The U.S. Supreme Court on Monday agreed to resolve whether federal courts must enforce agreements between businesses on where to battle out their disputes.

In Atlantic Marine Construction Company v. J-Crew Management, the justices next term will review two different and conflicting approaches taken by the federal circuit courts in their enforcement of forum-selection clauses in business contracts.

The U.S. Chamber of Commerce and the Texas Civil Justice League filed amicus briefs urging the court to take the case and to reverse a ruling by the U.S. Court of Appeals for the Fifth Circuit.

"By declining to enforce a forum-selection clause in an agreement that was negotiated in an arms-length transaction between experienced business entities, the decision below frustrates the legitimate contractual expectations of thousands of businesses with similar contract provisions," wrote Carter Phillips of Sidley Austin for the chamber.

The chamber’s amicus brief added that the lower court’s ruling would discourage businesses from expanding geographically for fear of losing control of their litigation costs and would "invite uncabined forum-shopping."

The high court case stems from a Texas suit filed by J-Crew, claiming that Atlantic Marine failed to pay it for work performed as a subcontractor on construction of a child development center at Fort Hood, Texas. Atlantic Marine is a Virginia Beach, Virginia, corporation. The subcontract contains a mandatory forum selection clause stating that disputes shall be litigated in the Norfolk, Virginia circuit court or the U.S. District Court for the Eastern District of Virginia, Norfolk Division.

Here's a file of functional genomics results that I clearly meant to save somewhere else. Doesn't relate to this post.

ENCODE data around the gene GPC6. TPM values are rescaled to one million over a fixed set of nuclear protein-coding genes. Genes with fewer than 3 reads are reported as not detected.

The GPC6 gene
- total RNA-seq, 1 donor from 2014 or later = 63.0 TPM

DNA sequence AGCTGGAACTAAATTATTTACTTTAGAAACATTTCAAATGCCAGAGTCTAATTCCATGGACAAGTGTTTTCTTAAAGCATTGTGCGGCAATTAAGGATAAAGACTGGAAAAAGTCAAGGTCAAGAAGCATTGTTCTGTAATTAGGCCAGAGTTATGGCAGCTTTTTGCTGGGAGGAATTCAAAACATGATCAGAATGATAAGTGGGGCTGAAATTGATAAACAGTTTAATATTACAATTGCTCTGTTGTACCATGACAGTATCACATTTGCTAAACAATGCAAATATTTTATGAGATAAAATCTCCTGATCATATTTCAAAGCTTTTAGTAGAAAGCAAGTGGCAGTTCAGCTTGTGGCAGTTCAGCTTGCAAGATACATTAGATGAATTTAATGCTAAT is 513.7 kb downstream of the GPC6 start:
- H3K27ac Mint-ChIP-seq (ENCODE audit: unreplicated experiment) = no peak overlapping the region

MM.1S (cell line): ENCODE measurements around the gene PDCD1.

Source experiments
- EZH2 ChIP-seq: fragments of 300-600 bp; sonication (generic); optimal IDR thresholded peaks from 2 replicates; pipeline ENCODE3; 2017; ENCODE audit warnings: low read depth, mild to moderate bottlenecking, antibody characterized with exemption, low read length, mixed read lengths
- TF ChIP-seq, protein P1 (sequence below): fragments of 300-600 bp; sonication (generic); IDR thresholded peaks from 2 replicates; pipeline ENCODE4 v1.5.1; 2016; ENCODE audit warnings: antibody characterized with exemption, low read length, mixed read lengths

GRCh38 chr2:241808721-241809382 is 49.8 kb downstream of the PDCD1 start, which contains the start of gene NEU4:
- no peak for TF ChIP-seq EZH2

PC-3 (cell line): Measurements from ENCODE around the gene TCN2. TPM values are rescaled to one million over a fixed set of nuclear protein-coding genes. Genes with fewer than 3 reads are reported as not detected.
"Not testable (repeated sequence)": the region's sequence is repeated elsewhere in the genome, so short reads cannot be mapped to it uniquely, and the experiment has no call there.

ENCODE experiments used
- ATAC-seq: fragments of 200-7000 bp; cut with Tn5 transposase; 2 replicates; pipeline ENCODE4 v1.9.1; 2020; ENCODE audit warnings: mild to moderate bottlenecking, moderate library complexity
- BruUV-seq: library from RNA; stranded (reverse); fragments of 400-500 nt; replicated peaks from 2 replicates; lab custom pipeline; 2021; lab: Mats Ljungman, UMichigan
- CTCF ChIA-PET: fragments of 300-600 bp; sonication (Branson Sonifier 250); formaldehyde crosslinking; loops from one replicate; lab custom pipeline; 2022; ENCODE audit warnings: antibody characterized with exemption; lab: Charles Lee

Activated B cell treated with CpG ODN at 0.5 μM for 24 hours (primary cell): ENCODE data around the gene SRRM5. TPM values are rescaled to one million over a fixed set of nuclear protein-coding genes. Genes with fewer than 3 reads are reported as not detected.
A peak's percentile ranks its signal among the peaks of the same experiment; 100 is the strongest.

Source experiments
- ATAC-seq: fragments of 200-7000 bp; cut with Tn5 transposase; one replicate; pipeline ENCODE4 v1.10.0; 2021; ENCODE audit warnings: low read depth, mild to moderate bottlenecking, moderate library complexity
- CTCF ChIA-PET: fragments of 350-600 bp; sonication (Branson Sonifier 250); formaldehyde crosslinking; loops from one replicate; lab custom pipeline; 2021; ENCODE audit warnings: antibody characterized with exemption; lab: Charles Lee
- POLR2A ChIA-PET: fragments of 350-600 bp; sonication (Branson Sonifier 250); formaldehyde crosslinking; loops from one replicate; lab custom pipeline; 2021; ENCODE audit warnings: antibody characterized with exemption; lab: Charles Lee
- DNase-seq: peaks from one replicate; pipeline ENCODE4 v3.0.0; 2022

Despite the mandatory clause, the Fifth Circuit, relying on the justices’ 1988 decision in Stewart Organization Inc. v. Ricoh Corp., held that federal law, specifically 28 U.S.C. §1404(a), not state law, governs a motion to transfer to another federal court when there is a forum-selection clause. The court reasoned that "private parties should not have the power to transcend federal venue statutes that have been duly enacted by Congress and render venue improper in a district where it otherwise would be proper under congressional legislation." The Third, Sixth and Seventh circuits agree with the Fifth Circuit’s approach.

However, Atlantic Marine argues that the majority of federal circuit courts have ruled that a valid forum-selection clause makes venue improper in a forum other than the one designated by contract. And those clauses, it says, are routinely enforced through motions to transfer under Federal Rules of Civil Procedure Rule 12(b)(3) and 28 U.S.C. §1406.

Atlantic Marine, represented by W. Scott Hastings of Dallas’ Locke Lord, relies on the justices’ 1972 decision in M/S Bremen v. Zapata Off-Shore Co. "That is, a forum-selection clause will be enforced unless the party seeking to avoid the clause shows that it is unreasonable and unjust, or the product of fraud or overreaching," argues Hastings.

J-Crew’s counsel, Chad Simon of Allensworth & Porter in Austin, Texas, counters, "The truth is that it is not certainty that Petitioner seeks, rather it is an iron-clad right to forum-shop, without any regard for collateral effects of this decision on the public or the courts. Congress’s decision to subject forum-selection clauses to the individualized, case-by- case review of §1404 does not eliminate certainty; it merely requires the parties to consider factors beyond their own indiscriminate desires—including institutional concerns—in deciding where the agreed-upon forum will be located."

Marcia Coyle is the chief Washington correspondent for The National Law Journal, a Legal affiliate based in New York.